As we leave 2020 behind and dive into 2021, it’s become clearer and clearer that the world we once knew has changed, in some ways drastically. The world of economic development is no different. Strategies, solutions, and problems have evolved, as have communities. To learn what factors will impact economic development in the coming year, we spoke to Buxton Professional in Residence Julie Glover. Here are her key things to keep in mind.
Overall, Glover says to anticipate slow progress on business attraction initiatives. Economic uncertainty tends to make individuals, businesses, and communities more hesitant when it comes to investing in new projects. And between changing political administrations and the pandemic, there’s plenty of uncertainty in the air.
Historically, political change slows development. No matter who ran, who won, or whether the election was at the local, state, or federal level, progress will stall. This year will be no different. After a long and contentious election in 2020, a new presidential administration took office in January. Because of this, Glover expects investors to pull back and hold onto their money until the dust settles and confidence returns.
As we move into the new year, the pandemic is continuing to cause problems for businesses and communities large and small. Though restrictions vary by state, limited hours and capacities, as well as consumer hesitations, have kept restaurants and retailers from operating business as usual. As a result, sales tax revenues are down, which could create difficulties for funding future projects.
However, with vaccinations happening around the country, an increase in foot traffic wouldn’t surprise Glover. Especially with spring on the horizon, people who are desperate to get out of the house will start taking advantage of opportunities to do so. This increase in consumer foot traffic may provide a helpful boost to key industries and local economies.
Lack of Tourism
Though stores and restaurants will likely begin seeing more visitors in the coming months, the tourism industry will continue to suffer. Glover says people just aren’t traveling right now and won’t until the vaccine is more widespread.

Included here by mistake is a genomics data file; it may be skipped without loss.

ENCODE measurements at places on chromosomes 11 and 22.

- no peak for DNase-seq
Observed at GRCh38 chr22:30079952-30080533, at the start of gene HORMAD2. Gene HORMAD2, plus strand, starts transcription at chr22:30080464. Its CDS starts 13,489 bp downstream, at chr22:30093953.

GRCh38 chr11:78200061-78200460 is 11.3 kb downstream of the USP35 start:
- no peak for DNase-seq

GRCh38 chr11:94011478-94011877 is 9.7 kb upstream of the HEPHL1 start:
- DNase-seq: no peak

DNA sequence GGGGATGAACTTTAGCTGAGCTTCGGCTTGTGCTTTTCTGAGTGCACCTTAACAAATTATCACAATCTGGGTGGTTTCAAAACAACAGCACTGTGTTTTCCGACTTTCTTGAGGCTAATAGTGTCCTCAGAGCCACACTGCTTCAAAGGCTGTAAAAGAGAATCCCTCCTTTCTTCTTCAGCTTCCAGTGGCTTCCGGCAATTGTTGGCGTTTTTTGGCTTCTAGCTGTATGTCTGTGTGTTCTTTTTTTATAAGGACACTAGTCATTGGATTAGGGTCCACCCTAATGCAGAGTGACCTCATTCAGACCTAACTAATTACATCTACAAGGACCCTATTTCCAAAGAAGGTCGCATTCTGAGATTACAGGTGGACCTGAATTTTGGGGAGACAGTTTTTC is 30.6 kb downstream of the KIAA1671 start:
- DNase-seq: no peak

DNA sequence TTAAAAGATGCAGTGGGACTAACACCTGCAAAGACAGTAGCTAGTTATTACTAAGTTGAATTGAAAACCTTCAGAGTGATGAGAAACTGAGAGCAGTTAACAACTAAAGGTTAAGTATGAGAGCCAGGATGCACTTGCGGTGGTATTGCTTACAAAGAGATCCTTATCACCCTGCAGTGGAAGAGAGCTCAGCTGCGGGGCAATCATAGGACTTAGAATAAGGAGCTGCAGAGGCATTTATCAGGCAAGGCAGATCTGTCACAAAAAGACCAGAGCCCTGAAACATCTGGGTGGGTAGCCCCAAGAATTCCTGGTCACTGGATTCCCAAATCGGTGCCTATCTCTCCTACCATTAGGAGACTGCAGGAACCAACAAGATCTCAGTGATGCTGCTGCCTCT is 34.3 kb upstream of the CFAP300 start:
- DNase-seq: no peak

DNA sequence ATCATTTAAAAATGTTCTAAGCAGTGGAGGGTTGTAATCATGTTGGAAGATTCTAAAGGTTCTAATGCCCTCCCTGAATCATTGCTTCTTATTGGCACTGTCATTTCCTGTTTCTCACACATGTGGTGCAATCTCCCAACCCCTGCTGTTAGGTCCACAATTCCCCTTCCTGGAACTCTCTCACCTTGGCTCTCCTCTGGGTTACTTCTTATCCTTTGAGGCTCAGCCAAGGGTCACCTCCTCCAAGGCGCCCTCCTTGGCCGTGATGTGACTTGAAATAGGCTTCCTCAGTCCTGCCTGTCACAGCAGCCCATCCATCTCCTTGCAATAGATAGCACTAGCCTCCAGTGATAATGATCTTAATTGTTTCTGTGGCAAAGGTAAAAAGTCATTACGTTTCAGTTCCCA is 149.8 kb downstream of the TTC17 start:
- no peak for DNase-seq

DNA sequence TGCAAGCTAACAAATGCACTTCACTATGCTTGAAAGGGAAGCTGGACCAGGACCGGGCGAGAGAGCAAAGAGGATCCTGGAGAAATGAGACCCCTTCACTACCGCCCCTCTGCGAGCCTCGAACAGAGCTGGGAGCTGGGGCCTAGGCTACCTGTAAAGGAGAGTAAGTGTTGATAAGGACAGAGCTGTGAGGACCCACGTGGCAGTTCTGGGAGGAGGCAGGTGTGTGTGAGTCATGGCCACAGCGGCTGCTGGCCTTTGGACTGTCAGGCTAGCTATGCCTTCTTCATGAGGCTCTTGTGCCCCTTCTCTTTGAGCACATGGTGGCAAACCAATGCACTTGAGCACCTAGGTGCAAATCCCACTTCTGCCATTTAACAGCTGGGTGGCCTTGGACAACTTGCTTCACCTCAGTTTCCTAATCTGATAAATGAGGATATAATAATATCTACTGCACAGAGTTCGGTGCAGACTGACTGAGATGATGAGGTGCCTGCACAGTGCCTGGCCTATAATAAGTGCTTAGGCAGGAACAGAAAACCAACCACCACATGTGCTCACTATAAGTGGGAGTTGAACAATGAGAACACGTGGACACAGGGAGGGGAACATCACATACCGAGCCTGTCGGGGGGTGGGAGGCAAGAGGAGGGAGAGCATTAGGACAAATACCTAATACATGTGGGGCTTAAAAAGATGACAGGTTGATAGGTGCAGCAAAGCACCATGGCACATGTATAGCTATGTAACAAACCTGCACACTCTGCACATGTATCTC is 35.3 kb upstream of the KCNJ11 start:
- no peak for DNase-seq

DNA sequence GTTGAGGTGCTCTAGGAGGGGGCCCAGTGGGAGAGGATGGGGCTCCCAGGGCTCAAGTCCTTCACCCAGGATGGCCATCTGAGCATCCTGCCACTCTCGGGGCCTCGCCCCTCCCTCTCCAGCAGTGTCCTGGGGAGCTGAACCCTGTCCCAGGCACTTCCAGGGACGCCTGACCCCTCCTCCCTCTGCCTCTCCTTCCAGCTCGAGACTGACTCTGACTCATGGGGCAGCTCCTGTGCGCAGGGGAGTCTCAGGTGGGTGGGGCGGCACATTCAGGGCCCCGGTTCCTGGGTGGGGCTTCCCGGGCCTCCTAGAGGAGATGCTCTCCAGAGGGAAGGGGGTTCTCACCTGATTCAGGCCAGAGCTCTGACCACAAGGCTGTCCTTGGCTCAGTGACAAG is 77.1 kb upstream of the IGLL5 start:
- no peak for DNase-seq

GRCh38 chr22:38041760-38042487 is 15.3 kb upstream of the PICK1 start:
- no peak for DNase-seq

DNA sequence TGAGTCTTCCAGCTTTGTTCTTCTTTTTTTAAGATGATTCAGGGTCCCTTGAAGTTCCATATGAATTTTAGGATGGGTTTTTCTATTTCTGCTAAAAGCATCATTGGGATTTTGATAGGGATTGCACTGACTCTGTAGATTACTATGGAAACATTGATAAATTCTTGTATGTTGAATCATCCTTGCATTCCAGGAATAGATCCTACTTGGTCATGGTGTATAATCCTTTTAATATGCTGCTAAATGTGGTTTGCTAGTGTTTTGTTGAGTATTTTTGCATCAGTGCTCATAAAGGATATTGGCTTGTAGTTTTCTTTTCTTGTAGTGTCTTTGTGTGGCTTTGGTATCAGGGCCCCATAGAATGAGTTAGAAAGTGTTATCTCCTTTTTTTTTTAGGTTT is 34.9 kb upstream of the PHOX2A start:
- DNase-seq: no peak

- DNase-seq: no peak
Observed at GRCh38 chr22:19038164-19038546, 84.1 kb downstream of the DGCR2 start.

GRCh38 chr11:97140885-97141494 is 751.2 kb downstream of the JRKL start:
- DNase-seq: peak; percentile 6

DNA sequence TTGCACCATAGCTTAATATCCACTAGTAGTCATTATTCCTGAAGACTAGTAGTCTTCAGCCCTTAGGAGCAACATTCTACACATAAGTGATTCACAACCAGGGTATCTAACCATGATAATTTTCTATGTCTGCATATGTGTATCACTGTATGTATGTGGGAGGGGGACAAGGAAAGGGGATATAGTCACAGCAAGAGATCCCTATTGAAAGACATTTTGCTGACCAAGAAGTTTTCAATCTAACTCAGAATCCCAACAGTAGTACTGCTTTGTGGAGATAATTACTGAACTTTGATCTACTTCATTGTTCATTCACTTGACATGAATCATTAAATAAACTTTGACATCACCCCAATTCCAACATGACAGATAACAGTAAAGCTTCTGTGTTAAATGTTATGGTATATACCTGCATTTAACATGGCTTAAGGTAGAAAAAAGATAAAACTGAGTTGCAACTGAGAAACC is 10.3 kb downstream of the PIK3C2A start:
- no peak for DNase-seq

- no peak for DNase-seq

This has hurt communities that have had to cancel festivals, events, conferences, and other attractions that bring crowds for the whole weekend, or even just a day. But since these types of activities won’t be an option for a while, Glover recommends shifting focus to supporting local businesses. Local shops are what give a community flavor and life, and making sure they survive is key to ensuring that tourists have something to come back to.
Rather than attracting new businesses, spend this time focusing on retaining and expanding ones in your community. With rent in retail spaces at historic lows in New York City and around the country, now could be the perfect time for confident and prepared businesses to expand.
More Hybrid Models
Over the past few years, mixed-use spaces—such as an office and café combination, or the classic Main Street set up with commercial spaces on the ground floor and residential spaces above—have become more and more popular.
While this is great for tenant diversity and safeguarding investments, some communities may have old ordinances in place that make zoning for these types of buildings difficult. Now, in the midst of this slower period, is a great time to dig into these old ordinances to find and fix obstacles. Doing this now will help speed things up down the road.
The Bottom Line
Use the upcoming slow months to build stronger relationships with your community’s business owners and update old zoning ordinances. By supporting your community now, you will help prepare it for post-pandemic prosperity.
For more tips, ideas, and information on promoting your local small businesses, check out 3 Ideas for Starting Your Community’s Shop Local Program.